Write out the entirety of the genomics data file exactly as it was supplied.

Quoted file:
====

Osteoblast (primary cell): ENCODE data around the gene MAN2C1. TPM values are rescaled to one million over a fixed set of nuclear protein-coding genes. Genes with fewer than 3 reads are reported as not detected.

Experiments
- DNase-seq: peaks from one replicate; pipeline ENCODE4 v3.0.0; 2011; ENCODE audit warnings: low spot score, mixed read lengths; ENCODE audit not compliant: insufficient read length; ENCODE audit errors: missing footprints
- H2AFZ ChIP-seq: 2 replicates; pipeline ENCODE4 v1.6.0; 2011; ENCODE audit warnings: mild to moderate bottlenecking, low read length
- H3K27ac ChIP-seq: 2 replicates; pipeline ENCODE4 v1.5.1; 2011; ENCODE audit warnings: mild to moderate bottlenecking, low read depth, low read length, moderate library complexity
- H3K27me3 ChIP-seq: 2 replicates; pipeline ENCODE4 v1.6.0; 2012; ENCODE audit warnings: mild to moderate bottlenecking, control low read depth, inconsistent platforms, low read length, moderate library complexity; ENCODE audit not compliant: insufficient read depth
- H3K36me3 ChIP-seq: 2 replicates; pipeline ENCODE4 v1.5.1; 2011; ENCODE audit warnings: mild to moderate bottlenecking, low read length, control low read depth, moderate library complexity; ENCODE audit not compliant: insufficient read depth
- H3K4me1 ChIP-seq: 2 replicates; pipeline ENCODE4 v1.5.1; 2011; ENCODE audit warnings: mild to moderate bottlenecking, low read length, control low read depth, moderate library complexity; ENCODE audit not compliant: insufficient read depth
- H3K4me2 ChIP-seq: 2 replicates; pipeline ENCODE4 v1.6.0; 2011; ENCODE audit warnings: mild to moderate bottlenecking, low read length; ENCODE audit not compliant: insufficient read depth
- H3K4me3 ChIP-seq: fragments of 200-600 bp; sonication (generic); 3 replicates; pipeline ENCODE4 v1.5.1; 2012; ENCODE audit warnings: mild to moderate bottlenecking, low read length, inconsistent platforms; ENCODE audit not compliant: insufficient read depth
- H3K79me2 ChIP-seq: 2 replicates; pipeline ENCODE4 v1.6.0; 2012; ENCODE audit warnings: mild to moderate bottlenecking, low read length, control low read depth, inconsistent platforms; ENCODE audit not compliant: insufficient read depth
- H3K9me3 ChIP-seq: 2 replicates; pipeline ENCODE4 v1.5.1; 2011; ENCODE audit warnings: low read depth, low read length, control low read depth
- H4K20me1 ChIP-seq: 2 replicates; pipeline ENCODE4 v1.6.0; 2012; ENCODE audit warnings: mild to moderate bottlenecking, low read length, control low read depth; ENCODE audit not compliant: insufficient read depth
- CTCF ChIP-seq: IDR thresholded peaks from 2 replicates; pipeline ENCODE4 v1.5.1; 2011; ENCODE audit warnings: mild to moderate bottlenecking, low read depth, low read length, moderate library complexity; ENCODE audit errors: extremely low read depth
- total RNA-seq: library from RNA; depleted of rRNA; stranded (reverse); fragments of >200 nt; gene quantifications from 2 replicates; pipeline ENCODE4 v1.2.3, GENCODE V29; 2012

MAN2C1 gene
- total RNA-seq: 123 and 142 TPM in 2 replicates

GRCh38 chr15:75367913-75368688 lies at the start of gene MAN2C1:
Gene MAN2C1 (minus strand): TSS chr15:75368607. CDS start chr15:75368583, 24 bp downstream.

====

Osteoblast (primary cell): ENCODE data around the gene MAN2C1. TPM values are rescaled to one million over a fixed set of nuclear protein-coding genes. Genes with fewer than 3 reads are reported as not detected.

Experiments
- DNase-seq: peaks from one replicate; pipeline ENCODE4 v3.0.0; 2011; ENCODE audit warnings: low spot score, mixed read lengths; ENCODE audit not compliant: insufficient read length; ENCODE audit errors: missing footprints
- H2AFZ ChIP-seq: 2 replicates; pipeline ENCODE4 v1.6.0; 2011; ENCODE audit warnings: mild to moderate bottlenecking, low read length
- H3K27ac ChIP-seq: 2 replicates; pipeline ENCODE4 v1.5.1; 2011; ENCODE audit warnings: mild to moderate bottlenecking, low read depth, low read length, moderate library complexity
- H3K27me3 ChIP-seq: 2 replicates; pipeline ENCODE4 v1.6.0; 2012; ENCODE audit warnings: mild to moderate bottlenecking, control low read depth, inconsistent platforms, low read length, moderate library complexity; ENCODE audit not compliant: insufficient read depth
- H3K36me3 ChIP-seq: 2 replicates; pipeline ENCODE4 v1.5.1; 2011; ENCODE audit warnings: mild to moderate bottlenecking, low read length, control low read depth, moderate library complexity; ENCODE audit not compliant: insufficient read depth
- H3K4me1 ChIP-seq: 2 replicates; pipeline ENCODE4 v1.5.1; 2011; ENCODE audit warnings: mild to moderate bottlenecking, low read length, control low read depth, moderate library complexity; ENCODE audit not compliant: insufficient read depth
- H3K4me2 ChIP-seq: 2 replicates; pipeline ENCODE4 v1.6.0; 2011; ENCODE audit warnings: mild to moderate bottlenecking, low read length; ENCODE audit not compliant: insufficient read depth
- H3K4me3 ChIP-seq: fragments of 200-600 bp; sonication (generic); 3 replicates; pipeline ENCODE4 v1.5.1; 2012; ENCODE audit warnings: mild to moderate bottlenecking, low read length, inconsistent platforms; ENCODE audit not compliant: insufficient read depth
- H3K79me2 ChIP-seq: 2 replicates; pipeline ENCODE4 v1.6.0; 2012; ENCODE audit warnings: mild to moderate bottlenecking, low read length, control low read depth, inconsistent platforms; ENCODE audit not compliant: insufficient read depth
- H3K9me3 ChIP-seq: 2 replicates; pipeline ENCODE4 v1.5.1; 2011; ENCODE audit warnings: low read depth, low read length, control low read depth
- H4K20me1 ChIP-seq: 2 replicates; pipeline ENCODE4 v1.6.0; 2012; ENCODE audit warnings: mild to moderate bottlenecking, low read length, control low read depth; ENCODE audit not compliant: insufficient read depth
- CTCF ChIP-seq: IDR thresholded peaks from 2 replicates; pipeline ENCODE4 v1.5.1; 2011; ENCODE audit warnings: mild to moderate bottlenecking, low read depth, low read length, moderate library complexity; ENCODE audit errors: extremely low read depth
- total RNA-seq: library from RNA; depleted of rRNA; stranded (reverse); fragments of >200 nt; gene quantifications from 2 replicates; pipeline ENCODE4 v1.2.3, GENCODE V29; 2012

MAN2C1 gene
- total RNA-seq: 123 and 142 TPM in 2 replicates

GRCh38 chr15:75367913-75368688 lies at the start of gene MAN2C1:
Gene MAN2C1 (minus strand): TSS chr15:75368607. CDS start chr15:75368583, 24 bp downstream.